# Why can we always lift representations of the Lie algebra $\mathfrak{su}(N)$ to representations of the Lie group ${\rm SU}(N)$?

The Lie group $${\rm SU}(N)$$ is connected and compact, therefore the exponential map is surjective. In other words, if $$g\in {\rm SU}(N)$$ there is $$X\in {\frak su}(N)$$ such that $$g = \exp X$$.

Physicists often exploit this to turn the problem of finding unitary representations of $${\rm SU}(N)$$ in terms of anti-hermitian representations of $$\mathfrak{su}(N)$$. In that case if $${\bar D}:\mathfrak{su}(N)\to {\operatorname{End}}(V)$$ is one anti-hermitian representation of $$\mathfrak{su}(N)$$ they define $$D : {\rm SU}(N)\to \operatorname{GL}(V)$$ by $$D(\exp X)=\exp {\bar D}(X)\tag{1}.$$

Now, I have a problem with this. Since the exponential map is continuous, and in this case it is surjective, if it were injective it would give a homeomorphism between $${\frak su}(N)$$ and $${\rm SU}(N)$$. This cannot happen since $${\frak su}(N)$$ is non-compact. Therefore the exponential map cannot be injective.

But this makes (1) ambiguous. The reason is that given $$g\in {\rm SU}(N)$$ there is not just one $$X\in \mathfrak{su}(N)$$ with $$\exp X =g$$, but there may be more. Say there are $$X_1,\dots, X_n \in \exp^{-1}(g)$$, then it is not clear which one we should pick to use (1), unless of course it were the case that $${\bar D}(X_i) = {\bar D}(X_j)$$ for all $$X_i,X_j \in \exp^{-1}(g)$$ for all $$g\in {\rm SU}(N)$$, which I can't see why would be true for general $${\bar D}$$.

In that case why is it ok to use (1) to define one $${\rm SU}(N)$$ representation in terms of one $${\frak su}(N)$$ representation? What happens with this injectivity issue I have described?

## 1 Answer

You are correct that there's an ambiguity in general; e.g. this ambiguity exists for $$SO(N)$$ and is why the spin representations exist. For $$SU(N)$$ the ambiguity never occurs because it's simply connected. More generally, we have the following:

Proposition 1: If $$G$$ and $$H$$ are connected Lie groups, then the differentiation map $$\text{Hom}(G, H) \to \text{Hom}(\mathfrak{g}, \mathfrak{h})$$ is injective. If $$G$$ is simply connected, then it is bijective: that is, every map $$\mathfrak{g} \to \mathfrak{h}$$ of Lie algebras exponentiates to a unique map $$G \to H$$ of Lie groups.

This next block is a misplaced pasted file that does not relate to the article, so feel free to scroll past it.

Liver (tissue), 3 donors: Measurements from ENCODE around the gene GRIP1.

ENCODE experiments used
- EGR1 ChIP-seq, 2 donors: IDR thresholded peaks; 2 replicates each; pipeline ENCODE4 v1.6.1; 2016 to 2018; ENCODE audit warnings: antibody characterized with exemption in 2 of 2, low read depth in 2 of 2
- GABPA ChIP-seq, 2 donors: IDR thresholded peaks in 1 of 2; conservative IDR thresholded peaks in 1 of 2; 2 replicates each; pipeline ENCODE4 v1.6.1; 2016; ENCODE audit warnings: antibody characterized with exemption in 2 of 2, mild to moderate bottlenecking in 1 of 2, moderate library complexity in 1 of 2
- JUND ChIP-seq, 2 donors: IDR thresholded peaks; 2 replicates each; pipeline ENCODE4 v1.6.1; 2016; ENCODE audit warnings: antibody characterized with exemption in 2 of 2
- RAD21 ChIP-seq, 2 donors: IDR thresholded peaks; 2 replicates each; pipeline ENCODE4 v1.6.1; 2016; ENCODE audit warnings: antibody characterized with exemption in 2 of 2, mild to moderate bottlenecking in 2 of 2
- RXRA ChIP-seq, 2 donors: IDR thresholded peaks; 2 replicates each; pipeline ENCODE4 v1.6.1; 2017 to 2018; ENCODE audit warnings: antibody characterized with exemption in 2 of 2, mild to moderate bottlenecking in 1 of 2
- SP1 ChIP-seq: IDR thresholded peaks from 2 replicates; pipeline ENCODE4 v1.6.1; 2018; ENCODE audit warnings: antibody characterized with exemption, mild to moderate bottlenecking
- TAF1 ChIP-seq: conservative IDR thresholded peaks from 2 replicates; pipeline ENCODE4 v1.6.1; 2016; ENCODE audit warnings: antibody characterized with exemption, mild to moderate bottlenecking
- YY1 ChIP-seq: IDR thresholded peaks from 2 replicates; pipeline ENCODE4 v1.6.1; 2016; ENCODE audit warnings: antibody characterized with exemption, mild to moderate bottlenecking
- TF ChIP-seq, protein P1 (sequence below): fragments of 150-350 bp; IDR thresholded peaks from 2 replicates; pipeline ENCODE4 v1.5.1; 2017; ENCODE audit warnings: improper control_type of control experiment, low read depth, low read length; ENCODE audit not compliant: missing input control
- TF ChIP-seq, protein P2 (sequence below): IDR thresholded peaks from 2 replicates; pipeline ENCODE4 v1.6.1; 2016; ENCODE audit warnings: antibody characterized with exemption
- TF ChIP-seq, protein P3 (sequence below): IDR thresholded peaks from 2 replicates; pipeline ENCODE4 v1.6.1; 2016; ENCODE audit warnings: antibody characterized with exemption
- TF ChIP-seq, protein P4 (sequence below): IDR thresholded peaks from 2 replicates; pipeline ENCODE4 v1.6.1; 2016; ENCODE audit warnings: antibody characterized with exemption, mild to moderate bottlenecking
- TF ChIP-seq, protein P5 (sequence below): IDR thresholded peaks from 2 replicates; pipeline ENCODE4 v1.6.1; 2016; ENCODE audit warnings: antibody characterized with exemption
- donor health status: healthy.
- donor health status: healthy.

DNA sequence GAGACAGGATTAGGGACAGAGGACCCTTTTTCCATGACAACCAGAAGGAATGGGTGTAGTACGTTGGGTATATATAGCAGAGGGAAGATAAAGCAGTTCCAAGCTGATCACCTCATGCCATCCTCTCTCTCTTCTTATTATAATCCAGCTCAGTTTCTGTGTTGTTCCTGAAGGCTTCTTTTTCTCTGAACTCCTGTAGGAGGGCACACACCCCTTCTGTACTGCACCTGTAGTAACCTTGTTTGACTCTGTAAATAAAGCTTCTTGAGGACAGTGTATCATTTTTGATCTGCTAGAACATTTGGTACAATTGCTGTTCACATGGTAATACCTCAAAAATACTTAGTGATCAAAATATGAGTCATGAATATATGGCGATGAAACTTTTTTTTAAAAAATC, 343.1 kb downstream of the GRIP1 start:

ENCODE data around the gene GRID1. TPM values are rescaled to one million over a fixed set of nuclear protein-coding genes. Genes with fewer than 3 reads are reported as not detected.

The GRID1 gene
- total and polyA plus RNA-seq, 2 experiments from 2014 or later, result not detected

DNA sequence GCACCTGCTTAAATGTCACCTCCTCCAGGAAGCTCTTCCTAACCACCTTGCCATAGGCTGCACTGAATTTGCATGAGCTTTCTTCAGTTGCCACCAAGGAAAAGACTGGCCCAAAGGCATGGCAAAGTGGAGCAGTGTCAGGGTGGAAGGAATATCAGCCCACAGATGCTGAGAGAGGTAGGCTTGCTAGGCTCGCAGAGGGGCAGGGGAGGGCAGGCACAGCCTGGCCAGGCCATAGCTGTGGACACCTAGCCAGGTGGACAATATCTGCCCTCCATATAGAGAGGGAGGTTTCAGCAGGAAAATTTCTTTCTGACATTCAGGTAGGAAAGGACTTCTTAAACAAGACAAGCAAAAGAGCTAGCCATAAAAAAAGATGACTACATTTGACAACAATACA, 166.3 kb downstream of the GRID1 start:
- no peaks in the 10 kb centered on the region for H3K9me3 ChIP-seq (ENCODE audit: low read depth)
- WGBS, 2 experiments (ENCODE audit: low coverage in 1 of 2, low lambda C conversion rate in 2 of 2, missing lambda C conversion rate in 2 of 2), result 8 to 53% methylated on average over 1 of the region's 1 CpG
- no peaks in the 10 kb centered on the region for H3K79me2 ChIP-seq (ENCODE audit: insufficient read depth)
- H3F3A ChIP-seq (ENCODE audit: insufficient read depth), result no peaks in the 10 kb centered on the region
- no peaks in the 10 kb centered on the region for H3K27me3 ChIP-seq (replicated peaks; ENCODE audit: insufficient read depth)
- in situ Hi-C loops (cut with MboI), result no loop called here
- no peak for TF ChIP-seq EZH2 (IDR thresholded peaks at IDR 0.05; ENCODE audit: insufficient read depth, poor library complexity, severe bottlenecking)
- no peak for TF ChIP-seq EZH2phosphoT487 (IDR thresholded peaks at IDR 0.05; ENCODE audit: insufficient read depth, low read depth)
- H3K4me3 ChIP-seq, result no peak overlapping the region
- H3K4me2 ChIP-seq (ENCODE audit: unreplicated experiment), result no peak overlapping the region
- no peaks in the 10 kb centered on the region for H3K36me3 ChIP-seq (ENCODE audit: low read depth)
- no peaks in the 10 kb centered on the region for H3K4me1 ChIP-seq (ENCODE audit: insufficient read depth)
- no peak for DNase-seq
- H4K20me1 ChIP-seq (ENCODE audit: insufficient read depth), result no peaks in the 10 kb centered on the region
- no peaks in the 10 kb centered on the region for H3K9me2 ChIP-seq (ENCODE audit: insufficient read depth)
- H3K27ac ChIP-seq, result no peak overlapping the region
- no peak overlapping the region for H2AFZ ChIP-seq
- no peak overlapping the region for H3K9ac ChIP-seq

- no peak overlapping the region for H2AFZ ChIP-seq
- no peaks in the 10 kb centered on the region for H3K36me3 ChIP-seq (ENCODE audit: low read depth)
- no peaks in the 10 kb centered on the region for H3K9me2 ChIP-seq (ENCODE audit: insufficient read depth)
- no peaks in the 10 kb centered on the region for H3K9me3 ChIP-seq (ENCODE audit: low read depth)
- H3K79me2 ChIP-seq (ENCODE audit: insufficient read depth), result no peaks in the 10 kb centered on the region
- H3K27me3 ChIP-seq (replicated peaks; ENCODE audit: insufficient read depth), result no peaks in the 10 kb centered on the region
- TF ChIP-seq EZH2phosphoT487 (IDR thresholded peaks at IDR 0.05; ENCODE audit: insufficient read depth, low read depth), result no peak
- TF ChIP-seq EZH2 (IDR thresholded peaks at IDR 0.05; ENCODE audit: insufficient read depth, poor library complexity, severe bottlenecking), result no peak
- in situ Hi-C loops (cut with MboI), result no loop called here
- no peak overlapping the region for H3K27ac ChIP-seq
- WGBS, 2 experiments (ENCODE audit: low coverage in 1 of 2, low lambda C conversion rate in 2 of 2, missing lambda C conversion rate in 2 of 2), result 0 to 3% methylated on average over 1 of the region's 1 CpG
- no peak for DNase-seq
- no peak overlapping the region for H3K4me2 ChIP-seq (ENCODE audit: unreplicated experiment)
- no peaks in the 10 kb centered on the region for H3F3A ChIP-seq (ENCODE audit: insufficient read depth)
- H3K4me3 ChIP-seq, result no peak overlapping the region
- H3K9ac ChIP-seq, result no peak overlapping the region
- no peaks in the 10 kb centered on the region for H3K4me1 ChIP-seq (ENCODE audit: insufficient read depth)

Taking $$H = GL_n(\mathbb{R})$$ or $$GL_n(\mathbb{C})$$ it follows that a simply connected Lie group $$G$$ and its Lie algebra $$\mathfrak{g}$$ have the same (finite-dimensional) representation theory (over $$\mathbb{R}$$ or over $$\mathbb{C}$$).

This is standard Lie theory and you should be able to find it in any good book on Lie groups and/or representation theory; for example it's stated and proven right after Exercise 8.42 in Fulton and Harris' Representation Theory: a First Course.

It's worth mentioning that for applications to quantum mechanics you're often happy to recover just a projective representation (since you still get a genuine action on states regarded as points in the projective space), and then we have the following:

Proposition 2: If $$G$$ is a connected Lie group and $$\rho : \mathfrak{g} \to \mathfrak{gl}_n(\mathbb{C})$$ is an irreducible complex representation of its Lie algebra $$\mathfrak{g}$$, then it always exponentiates to a projective representation $$G \to PGL_n(\mathbb{C})$$.

Sketch. Using Proposition 1 we recover an irreducible representation of the universal cover $$\widetilde{G} \to GL_n(\mathbb{C})$$. It's another standard Lie theory fact that the kernel of the covering map $$\widetilde{G} \to G$$ (which can be identified with the fundamental group $$\pi_1(G)$$) is a discrete central subgroup $$Z$$ of $$\widetilde{G}$$. Now by Schur's lemma $$Z$$ acts by a scalar, so the action of any two lifts of $$g \in G$$ to $$\widetilde{G}$$ differ by the action of an element of $$Z$$ and hence by a scalar, which exactly says that we get a projective representation $$G \to PGL_n(\mathbb{C})$$. $$\Box$$

For example, the spin representations are projective representations of $$SO(N)$$ where the nontrivial element in the kernel of the map $$\text{Spin}(N) \to SO(N)$$ acts by $$-1$$.

• Thanks for the answer @QiaochuYuan ! I'm still puzzled by something, though. ${\rm SU}(N)$ is compact and connected, the exponential is surjective and hence cannot be injective. In that setting, why does being simply connected solves the ambiguity? I mean, let ${\bar D}$ be a ${\frak{su}}(N)$ irrep. We want to define a ${\rm SU}(N)$ irrep $D$. Let $g\in {\rm SU}(N)$. There is still $X\neq X'$ with $g = \exp(X)=\exp(X')$ and so we can either define $D(g) = \exp \bar D(X)$ or $D(g)=\exp \bar D(X')$. How ${\rm SU}(N)$ being simply connected makes $D(g)$ well defined? – Gold Oct 9 '20 at 13:30
• @user1620696: that’s exactly what Proposition 1 is implying. This is not at all obvious! You can take a look at the proof in Fulton and Harris. – Qiaochu Yuan Oct 9 '20 at 17:03